my make believe collection :: 21 :: laylah ali

Contributor post by Lisa Solomon

laylah ali, untitled, 1999, gouache on paper
it seems like almost every semester i make my students watch the art 21 segment on laylah ali. [it's in the power episode. i'd link to it directly, but it's currently linking to the wrong segment. she's the 2nd artist and you should really watch the first segment on cai guo-qiang anyway]. i think i've watched it at least 7 times ? and i'm not tired of it. 

her newspaper filing system
in it she divulges how she has a filing system for inspiration photos from the newspaper. she has a whole folder on "hands". above she talks about how the tobacco guys swearing to congress are of interest for the way that they hold their thumbs - one pointing out - one pointing in.

she also shares her highly idiosyncratic studio practice: there is one color one brush, she makes tiny test trips of colors with formulas on the back so she can create them to test out what color to place where. how she uses gouache which is finicky but gives her the end result she wants. and the fact that in essence some of her work is not fun - it's tense - it's almost tortuous... i love this part because it debunks the myth that art making is solely a "fun" and "creative" endeavor.

laylah ali, untitled, gouache on paper from the greenheads series
every time i watch it, i'm struck by how i'm not at all bored of looking at her work either. the obvious rhythm and repetition is eye catching. 

laylah ali, untitled for 75 projects, 2001, digital rendering
she talks about how she grew up watching cartoons. she talks about how she tries to pare things down. she is often trying to discover what her characters do and don't need to be read as a character. she shies away from the term creatures as that's too monsterous and potentially scary.

but there are often scary - even horrific, and sometimes undeterminable things going on in her work.

laylah ali, untitled 2003, gouache on paper
let's be frank. there is violence. violence about to happen or already happened, or happening [she talks about how her interest has shifted from during to before and after].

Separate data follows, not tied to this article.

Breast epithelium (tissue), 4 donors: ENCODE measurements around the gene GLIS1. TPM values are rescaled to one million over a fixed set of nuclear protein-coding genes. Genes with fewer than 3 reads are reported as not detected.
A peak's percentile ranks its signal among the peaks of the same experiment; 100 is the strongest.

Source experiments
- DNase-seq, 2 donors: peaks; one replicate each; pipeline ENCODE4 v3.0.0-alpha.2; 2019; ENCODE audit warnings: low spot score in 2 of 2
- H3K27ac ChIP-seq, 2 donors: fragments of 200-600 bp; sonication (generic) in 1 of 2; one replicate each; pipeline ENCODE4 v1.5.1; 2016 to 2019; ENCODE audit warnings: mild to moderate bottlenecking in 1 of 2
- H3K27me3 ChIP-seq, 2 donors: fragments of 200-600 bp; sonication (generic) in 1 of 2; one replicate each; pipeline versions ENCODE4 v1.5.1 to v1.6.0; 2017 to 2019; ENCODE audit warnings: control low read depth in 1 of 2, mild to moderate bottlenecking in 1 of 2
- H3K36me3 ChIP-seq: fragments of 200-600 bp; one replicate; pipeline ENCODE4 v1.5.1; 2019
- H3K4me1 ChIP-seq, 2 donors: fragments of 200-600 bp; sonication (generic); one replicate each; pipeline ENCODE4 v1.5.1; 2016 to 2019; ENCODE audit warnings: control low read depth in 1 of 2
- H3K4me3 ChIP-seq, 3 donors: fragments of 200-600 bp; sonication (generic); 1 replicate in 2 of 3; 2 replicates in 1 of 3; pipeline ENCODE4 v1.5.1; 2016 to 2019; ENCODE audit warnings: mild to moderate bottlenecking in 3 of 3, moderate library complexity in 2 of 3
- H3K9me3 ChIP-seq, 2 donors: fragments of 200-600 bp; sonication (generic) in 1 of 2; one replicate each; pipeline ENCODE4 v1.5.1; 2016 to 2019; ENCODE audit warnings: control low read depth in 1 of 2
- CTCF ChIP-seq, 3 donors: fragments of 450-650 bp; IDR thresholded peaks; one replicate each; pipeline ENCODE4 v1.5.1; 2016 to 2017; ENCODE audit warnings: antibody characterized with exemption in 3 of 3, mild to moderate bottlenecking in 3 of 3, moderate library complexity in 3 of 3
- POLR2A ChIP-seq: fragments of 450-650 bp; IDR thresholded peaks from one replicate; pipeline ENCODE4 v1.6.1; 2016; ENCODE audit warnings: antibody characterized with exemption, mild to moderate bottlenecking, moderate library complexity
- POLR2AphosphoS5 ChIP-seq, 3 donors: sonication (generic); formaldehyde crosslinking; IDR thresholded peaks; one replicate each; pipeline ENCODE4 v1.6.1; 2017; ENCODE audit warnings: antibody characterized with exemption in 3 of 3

there is racism. at one point in talking about how perhaps it's just that black people's skin is so dark - it's the darkness that causes our eyeballs to stare... she asks "could racism be just attributed to bizarre visual phenomenon? there's a question" 

laylah ali, untitled, 2003, gouache on paper

she also talks about control. and this is the part that really meshes with my own practice. she talks about wanting to control these works. in essence it's a mean to control something that is highly uncontrolable. things that are frightening, scary, often beyond our personal control, intensely emotional and often forever placed in our memory. she also says that the pieces that end up really working for her are the ones that somehow defy her. that despite her tight orchestration still manage to do something she didn't expect.

that rings so true to me.

what strikes me is that she has managed to make these safe and potent. scary and almost cute. simultaneously. that they are both entirely fictional and inherently personal with tinges of autobiography. this continual tension of duality just draws me in.

i, of course, also have to mention my love of her color choices. and negative space. oh negative space - your power and hold over me are supreme.

laylah ali, untitled, 2004, colored pencil on paper

her quirkier, quicker, more spontaneous drawings also intrigue me. she says they are more fun for her to make. i think they also continue in the above mentioned duality. tight vs. loose.

laylah ali, untitled, 2002, ink, colored pencil on paper
so, which do i want in my collection? it's hard to choose. iconic greenhead series ? a looser drawing ? i think in the end i'd either choose the above odd hat w/ lets and sticks and worm baby drawing. i think partially because those superhero striped underwear are JUST SO good. so is the line quality [i've been teaching contour in a beginning drawing class these days. line is king]. or below. 

laylah ali, untitled, 2003, gouache on paper and in MOMA's collection
because the expanse of blue gets me every time. that pretty sky blue. the epitome of calm. slightly off in that way that you know something really bad could happen. i love the tube socks on that foot. i love that there is a white flag of surrender. i'm not sure what these mounds are. conquests? piles of characters? some other? this one has a lot of mystery to it. it is both totally still and makes me feel like something is about to jump out at me.

keep track of my collection as it grows on pinterest. till next time - happy fall !!

Jan Halvarson


Sarah Watson said...

Aaaah, I love when people share their go-to inspiration. Thanks so much for this.

lisa s said...

glad you liked it sarah !

Rikkianne said...

Wow! Fantastic post. I'm going to watch the segment this evening. Thank you for sharing this. I love to read your articles.